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18 Sept 2019

Lighting up the Tenement House

A colour photograph looking up at three gas pendant lights, suspended from the ceiling. There is a decorative plaster ceiling rose.
Gas lighting at Glasgow’s Tenement House
We’re shining light on life in a traditional tenement by restoring its original gas lighting.

Stepping inside the Tenement House in Glasgow’s Garnethill gives a rare glimpse into life in Glasgow in the early 20th century.

Miss Agnes Toward lived at 145 Buccleuch Street from 1911 to 1965, and her life has been frozen in time through her remarkable collection of furniture and personal items.

An exterior view of the row of red sandstone buildings that contains the Tenement House in Glasgow. There are leafy trees and shrubs in the gardens.
The Tenement House in Garnethill, Glasgow

Working gaslights, with their cheery glow, distinctive smell and gentle hiss, are an important feature in this authentic time capsule. This modest terraced flat is one of the few places where visitors can still experience them.

Miss Toward preserved her furniture and possessions with love and care. But, over 50 years since she lived in the house, items like the lights – and the pipes supplying them – need to be renovated so they keep working.

“The Tenement House is a treasure trove of everyday history.”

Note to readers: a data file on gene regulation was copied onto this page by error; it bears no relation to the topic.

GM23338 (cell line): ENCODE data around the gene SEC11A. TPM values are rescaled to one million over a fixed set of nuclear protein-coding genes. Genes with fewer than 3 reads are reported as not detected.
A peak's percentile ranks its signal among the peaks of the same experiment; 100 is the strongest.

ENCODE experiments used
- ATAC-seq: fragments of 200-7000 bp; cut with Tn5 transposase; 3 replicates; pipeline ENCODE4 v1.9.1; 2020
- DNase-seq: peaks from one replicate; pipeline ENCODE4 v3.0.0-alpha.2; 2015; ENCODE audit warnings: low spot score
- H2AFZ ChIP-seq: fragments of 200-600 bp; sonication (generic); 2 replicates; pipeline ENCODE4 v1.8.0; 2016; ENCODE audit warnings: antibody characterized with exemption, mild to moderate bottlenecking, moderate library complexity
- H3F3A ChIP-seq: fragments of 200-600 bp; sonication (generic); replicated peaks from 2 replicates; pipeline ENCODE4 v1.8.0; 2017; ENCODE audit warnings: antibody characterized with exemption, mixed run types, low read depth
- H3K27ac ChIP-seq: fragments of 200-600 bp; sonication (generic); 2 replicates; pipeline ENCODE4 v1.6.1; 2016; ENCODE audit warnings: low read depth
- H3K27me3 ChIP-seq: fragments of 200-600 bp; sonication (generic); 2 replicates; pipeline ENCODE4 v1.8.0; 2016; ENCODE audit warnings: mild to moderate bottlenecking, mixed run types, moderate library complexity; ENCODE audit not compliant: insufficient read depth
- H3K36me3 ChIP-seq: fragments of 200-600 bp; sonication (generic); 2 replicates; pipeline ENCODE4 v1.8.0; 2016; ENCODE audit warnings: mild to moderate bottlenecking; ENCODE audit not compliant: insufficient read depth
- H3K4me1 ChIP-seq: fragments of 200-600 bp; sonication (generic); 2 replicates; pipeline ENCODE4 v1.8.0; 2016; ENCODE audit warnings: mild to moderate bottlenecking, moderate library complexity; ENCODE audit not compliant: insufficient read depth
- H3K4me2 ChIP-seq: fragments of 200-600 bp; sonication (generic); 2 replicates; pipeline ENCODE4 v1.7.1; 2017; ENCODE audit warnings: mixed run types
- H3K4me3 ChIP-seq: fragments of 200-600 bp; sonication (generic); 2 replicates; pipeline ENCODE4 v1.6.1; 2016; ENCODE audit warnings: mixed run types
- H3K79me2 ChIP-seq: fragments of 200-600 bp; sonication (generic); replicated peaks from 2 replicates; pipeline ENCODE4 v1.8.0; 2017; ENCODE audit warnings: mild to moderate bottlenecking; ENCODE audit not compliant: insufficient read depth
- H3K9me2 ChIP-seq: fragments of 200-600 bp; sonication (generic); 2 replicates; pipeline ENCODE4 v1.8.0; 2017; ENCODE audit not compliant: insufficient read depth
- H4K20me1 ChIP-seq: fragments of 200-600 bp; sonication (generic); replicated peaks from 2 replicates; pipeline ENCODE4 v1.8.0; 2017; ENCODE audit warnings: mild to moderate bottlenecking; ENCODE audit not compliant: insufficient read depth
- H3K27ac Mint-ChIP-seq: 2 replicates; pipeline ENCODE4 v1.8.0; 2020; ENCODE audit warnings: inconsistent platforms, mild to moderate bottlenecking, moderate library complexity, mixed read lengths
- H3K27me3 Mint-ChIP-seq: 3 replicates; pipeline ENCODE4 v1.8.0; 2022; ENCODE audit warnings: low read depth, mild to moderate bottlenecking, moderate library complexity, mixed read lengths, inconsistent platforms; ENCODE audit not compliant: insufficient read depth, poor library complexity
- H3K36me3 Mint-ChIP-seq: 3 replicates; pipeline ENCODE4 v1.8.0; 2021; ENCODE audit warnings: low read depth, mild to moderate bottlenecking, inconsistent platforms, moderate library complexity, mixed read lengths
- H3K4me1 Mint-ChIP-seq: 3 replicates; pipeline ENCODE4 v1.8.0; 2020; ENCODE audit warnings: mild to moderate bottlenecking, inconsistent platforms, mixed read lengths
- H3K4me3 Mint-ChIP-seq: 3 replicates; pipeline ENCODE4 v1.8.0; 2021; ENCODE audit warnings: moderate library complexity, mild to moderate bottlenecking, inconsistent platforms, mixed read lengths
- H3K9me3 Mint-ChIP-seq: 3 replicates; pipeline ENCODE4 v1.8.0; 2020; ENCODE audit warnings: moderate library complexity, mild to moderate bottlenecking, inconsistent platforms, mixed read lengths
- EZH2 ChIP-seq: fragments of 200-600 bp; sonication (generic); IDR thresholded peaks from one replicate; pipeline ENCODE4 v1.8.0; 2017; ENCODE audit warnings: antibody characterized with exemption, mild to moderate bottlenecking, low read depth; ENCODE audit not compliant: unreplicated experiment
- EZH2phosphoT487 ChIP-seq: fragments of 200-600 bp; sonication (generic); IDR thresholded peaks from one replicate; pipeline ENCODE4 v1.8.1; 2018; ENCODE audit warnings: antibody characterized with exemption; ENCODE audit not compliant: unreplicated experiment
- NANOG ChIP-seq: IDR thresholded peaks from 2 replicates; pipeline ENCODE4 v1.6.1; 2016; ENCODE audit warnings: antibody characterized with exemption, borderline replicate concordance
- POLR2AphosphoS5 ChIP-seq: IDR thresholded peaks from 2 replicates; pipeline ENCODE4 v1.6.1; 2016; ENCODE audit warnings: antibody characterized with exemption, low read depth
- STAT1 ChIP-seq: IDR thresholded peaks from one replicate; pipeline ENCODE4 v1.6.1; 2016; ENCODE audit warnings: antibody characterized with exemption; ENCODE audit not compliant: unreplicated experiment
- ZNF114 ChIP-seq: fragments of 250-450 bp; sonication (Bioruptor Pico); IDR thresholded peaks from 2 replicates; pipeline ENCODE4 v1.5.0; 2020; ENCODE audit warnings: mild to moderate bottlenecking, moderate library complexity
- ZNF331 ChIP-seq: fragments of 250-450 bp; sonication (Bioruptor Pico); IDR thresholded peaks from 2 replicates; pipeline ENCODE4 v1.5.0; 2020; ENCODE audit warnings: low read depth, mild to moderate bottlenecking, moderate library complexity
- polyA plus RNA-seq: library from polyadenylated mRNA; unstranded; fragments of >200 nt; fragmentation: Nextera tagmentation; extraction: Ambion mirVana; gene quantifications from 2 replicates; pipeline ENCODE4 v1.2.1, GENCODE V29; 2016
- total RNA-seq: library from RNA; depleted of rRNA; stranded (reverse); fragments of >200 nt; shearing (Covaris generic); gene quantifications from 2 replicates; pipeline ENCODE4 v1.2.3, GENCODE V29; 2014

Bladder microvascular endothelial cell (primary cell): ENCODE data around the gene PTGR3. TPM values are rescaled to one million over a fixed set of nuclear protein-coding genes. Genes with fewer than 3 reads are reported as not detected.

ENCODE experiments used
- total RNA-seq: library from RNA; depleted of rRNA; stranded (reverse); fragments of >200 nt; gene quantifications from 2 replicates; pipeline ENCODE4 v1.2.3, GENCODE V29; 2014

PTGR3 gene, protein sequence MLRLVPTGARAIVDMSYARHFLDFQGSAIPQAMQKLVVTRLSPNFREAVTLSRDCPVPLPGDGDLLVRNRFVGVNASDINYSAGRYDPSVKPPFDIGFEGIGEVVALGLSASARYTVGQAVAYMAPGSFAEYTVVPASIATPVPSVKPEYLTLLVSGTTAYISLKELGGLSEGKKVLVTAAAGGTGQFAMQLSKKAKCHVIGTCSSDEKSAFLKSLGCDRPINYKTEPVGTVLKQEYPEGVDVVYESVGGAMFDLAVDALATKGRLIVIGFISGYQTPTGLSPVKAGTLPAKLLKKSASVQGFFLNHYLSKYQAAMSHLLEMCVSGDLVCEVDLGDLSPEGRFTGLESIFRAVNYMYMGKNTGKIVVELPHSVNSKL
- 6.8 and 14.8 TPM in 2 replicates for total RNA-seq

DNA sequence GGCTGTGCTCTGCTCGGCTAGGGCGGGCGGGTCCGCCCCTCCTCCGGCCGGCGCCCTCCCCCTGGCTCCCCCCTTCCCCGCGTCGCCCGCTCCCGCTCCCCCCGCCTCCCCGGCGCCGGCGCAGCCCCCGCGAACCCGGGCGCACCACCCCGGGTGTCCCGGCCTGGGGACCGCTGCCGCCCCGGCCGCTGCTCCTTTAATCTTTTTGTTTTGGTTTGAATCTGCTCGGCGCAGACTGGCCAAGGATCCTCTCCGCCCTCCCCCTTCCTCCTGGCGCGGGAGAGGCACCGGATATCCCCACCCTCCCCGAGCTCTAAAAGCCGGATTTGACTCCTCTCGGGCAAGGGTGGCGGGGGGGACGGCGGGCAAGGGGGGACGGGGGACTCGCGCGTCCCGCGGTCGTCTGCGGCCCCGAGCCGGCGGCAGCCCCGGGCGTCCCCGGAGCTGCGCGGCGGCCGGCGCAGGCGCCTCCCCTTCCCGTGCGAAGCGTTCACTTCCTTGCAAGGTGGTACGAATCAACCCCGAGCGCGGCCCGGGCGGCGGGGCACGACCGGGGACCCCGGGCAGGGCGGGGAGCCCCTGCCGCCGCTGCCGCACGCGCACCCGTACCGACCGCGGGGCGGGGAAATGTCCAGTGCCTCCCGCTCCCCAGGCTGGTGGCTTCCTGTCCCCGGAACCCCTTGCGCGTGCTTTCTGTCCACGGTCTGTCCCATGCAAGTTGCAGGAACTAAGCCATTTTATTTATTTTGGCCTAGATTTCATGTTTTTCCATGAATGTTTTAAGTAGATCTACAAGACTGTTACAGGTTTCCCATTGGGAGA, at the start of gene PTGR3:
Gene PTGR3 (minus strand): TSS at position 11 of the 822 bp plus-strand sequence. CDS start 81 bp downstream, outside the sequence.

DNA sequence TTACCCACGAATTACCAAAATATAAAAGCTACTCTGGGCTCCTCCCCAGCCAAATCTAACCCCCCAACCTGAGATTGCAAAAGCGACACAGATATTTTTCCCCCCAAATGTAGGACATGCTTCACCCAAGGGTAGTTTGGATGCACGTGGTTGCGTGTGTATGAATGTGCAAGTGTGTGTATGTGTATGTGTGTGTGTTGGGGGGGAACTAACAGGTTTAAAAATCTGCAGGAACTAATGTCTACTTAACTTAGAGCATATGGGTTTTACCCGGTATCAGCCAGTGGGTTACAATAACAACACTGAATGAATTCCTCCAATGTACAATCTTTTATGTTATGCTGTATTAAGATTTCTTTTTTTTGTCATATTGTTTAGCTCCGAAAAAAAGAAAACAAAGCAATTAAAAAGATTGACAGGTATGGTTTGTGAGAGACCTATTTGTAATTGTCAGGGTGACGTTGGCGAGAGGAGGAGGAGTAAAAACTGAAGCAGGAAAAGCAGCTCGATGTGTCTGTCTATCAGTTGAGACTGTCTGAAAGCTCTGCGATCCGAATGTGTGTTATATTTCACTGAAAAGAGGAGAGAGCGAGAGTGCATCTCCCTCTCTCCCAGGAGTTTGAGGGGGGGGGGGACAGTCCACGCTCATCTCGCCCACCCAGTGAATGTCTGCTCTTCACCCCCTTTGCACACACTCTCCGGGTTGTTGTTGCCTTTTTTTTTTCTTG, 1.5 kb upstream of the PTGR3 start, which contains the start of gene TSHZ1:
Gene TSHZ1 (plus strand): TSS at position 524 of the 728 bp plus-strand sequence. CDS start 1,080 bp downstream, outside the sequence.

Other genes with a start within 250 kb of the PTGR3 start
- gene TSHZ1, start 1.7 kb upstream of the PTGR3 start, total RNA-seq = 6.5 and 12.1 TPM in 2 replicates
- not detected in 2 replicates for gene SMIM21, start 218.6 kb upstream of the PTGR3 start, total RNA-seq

Ana Sanchez, Visitor Services Supervisor
A smiling young woman holds a purple omega-shaped sign that says: National Trust for Scotland | love. She is standing in front of an old-fashioned range in a kitchen.

With a complicated network of pipes running from the main gas supply to the lights, this wasn’t an easy job. We worked with specialist gas engineers to remove the old copper pipes and replace them with new ones so the gas could flow freely once again. The gas lights themselves were also sent to London to be overhauled, and the lights are now once again fully functioning.

Ana Sanchez, Visitor Services Supervisor at the B-listed property, said: ‘Miss Toward would have relied on the gas lights for heat as well as light, so it was important that we replaced these but kept as many of the original features as possible.’

An interior view of the parlour of the Tenement House, displayed as it would have been in the 1950s. A black horsehair chair sits before the fireplace. A piano stands at the edge of the room. A door is open in the corner, revealing the bed recess.
The Tenement House is presented as it was left by Agnes Toward.

The National Trust for Scotland works every day to protect Scotland’s national and natural treasures. From coastlines to castles, art to architecture, wildlife to wilderness, we protect all of this For the Love of Scotland.

In our Strategy for Protecting Scotland’s Heritage 2018–23, we set out how we’re planning to work towards our vision that Scotland’s heritage is valued by everyone and protected now, and for future generations.

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